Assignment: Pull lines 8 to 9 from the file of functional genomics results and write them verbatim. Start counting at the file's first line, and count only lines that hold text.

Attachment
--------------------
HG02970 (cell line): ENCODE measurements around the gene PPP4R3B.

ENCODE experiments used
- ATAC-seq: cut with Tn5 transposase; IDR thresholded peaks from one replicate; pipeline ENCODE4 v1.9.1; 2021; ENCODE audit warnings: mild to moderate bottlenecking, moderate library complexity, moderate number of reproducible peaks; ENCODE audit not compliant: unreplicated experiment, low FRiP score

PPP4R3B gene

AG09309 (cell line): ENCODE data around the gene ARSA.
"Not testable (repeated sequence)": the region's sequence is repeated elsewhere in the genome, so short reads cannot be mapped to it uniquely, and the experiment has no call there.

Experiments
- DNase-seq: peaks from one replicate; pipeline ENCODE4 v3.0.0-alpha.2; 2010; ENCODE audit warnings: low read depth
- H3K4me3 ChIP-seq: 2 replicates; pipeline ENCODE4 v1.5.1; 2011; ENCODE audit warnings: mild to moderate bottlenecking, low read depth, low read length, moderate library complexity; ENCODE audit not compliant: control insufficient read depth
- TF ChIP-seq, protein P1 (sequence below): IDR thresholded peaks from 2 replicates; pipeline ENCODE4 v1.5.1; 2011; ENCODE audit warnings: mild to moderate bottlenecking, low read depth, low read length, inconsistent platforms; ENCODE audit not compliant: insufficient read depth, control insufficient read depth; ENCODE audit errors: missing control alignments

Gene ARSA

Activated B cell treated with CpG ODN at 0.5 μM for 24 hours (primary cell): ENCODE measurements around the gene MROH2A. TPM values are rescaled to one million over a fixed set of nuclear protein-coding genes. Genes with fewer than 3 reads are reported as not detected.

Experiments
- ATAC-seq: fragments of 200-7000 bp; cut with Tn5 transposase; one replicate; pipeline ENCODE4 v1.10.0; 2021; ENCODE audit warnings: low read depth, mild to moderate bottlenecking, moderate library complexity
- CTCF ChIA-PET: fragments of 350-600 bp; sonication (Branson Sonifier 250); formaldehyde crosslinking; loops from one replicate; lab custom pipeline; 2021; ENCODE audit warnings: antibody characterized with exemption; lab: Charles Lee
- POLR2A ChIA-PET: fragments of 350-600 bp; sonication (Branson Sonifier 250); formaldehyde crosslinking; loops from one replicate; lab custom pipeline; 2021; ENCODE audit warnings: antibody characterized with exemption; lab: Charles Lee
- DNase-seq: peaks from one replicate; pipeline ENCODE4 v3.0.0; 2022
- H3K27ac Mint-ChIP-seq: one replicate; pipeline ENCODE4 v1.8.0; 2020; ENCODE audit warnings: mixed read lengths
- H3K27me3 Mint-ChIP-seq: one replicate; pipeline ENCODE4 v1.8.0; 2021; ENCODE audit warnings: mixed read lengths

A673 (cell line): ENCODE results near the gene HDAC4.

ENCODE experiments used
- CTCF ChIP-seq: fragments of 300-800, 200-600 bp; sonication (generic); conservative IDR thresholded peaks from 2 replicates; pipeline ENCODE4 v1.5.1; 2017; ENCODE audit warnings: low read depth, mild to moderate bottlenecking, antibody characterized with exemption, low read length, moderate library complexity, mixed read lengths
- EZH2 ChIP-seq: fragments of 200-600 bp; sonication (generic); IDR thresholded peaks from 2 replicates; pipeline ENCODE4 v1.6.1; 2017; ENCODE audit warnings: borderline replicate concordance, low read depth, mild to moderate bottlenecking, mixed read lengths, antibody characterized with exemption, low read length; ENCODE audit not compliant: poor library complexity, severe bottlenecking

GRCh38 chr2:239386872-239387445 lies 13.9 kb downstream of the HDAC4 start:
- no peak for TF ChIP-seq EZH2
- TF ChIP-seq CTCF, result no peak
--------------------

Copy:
- DNase-seq: peaks from one replicate; pipeline ENCODE4 v3.0.0-alpha.2; 2010; ENCODE audit warnings: low read depth
- H3K4me3 ChIP-seq: 2 replicates; pipeline ENCODE4 v1.5.1; 2011; ENCODE audit warnings: mild to moderate bottlenecking, low read depth, low read length, moderate library complexity; ENCODE audit not compliant: control insufficient read depth